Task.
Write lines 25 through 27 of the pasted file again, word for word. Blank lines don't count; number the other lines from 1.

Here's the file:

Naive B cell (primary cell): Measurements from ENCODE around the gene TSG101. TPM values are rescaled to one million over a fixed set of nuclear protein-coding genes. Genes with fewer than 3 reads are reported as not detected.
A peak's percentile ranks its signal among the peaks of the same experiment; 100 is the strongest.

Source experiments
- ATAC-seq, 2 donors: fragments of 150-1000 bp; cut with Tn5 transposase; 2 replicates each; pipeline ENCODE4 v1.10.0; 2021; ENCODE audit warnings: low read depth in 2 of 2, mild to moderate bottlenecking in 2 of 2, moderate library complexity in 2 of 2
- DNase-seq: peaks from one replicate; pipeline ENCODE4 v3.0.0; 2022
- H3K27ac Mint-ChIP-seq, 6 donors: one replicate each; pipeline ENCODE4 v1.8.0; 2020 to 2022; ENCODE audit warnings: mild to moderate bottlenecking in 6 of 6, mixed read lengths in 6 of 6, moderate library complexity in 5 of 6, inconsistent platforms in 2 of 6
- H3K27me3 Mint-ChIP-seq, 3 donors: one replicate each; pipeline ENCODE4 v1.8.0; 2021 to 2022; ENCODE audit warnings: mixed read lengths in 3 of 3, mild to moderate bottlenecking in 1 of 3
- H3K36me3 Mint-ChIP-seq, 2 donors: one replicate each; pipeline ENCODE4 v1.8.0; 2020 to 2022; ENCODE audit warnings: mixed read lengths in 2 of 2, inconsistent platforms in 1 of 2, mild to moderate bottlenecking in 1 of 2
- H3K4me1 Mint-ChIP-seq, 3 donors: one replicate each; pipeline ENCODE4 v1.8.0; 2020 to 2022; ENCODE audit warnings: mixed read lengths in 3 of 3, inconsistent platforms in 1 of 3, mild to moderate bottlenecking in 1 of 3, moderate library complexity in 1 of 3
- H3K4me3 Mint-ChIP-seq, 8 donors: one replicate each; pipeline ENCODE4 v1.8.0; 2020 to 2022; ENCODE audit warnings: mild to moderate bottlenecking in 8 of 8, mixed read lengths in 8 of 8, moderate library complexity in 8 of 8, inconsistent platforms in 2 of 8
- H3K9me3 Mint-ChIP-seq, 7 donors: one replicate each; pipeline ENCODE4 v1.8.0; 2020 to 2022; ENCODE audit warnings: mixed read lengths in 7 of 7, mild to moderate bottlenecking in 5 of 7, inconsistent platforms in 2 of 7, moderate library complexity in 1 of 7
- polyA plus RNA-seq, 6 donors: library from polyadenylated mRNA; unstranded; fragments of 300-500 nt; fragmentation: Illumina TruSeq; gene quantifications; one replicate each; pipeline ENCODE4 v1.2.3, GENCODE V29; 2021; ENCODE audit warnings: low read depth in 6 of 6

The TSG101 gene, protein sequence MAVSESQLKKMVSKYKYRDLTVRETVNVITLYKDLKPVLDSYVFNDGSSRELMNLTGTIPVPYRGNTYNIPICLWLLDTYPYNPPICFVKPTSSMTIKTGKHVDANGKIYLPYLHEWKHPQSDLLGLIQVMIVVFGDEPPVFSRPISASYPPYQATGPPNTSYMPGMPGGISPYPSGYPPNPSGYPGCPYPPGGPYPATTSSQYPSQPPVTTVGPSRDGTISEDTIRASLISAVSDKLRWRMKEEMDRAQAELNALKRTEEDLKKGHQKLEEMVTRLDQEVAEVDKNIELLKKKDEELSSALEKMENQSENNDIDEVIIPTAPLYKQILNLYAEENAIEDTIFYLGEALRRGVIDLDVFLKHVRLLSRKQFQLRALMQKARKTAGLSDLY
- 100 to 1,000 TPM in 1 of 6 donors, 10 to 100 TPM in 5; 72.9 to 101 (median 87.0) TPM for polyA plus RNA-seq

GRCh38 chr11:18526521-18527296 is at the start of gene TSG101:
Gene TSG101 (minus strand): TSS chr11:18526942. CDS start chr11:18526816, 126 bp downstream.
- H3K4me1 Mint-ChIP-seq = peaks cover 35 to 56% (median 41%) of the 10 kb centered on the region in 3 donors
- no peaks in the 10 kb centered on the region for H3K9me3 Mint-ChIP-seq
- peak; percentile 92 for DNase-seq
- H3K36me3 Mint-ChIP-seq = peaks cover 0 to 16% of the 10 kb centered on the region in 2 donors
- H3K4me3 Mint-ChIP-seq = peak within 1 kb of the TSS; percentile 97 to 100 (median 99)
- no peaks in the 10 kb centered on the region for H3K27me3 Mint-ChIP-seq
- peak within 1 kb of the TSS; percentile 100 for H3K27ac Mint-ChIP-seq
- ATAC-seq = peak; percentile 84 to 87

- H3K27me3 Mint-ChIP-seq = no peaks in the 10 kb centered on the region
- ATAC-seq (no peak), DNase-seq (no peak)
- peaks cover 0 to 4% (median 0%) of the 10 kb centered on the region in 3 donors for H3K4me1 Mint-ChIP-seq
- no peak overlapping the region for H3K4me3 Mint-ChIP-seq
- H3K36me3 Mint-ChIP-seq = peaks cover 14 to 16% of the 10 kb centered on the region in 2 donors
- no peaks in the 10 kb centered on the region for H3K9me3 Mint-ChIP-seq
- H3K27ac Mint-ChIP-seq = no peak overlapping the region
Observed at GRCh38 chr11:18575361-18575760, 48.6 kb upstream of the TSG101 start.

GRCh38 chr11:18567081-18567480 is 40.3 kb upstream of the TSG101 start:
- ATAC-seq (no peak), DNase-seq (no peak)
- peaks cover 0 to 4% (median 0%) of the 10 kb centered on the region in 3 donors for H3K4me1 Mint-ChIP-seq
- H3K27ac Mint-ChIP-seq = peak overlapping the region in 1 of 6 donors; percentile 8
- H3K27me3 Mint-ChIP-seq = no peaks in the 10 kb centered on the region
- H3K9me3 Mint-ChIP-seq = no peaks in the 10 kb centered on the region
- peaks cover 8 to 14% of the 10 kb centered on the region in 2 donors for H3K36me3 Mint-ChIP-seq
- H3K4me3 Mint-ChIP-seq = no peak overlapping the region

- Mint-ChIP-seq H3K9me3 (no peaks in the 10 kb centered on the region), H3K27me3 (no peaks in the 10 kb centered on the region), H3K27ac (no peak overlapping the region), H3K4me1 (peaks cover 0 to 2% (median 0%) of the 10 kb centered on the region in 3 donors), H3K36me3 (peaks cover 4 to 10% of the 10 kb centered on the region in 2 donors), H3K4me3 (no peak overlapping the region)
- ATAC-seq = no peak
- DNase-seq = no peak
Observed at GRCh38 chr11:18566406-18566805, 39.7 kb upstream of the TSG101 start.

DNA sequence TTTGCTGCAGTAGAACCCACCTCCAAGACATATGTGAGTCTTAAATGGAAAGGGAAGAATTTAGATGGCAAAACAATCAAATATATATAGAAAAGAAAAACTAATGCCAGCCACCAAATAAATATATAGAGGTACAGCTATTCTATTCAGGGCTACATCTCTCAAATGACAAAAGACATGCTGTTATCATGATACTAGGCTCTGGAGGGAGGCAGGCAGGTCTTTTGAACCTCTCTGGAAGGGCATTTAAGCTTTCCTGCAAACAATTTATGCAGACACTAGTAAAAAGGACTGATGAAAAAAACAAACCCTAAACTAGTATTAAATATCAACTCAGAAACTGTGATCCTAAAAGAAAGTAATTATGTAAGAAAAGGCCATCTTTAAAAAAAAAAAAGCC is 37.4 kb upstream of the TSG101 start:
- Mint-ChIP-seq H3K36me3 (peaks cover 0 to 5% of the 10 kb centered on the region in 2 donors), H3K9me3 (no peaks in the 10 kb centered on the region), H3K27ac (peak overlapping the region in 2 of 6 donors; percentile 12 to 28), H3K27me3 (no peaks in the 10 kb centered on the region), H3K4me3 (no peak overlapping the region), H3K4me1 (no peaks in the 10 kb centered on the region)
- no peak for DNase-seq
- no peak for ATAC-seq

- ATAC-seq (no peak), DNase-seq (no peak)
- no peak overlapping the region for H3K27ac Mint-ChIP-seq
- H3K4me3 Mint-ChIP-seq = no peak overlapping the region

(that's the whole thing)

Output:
- H3K27me3 Mint-ChIP-seq = no peaks in the 10 kb centered on the region
- ATAC-seq (no peak), DNase-seq (no peak)
- peaks cover 0 to 4% (median 0%) of the 10 kb centered on the region in 3 donors for H3K4me1 Mint-ChIP-seq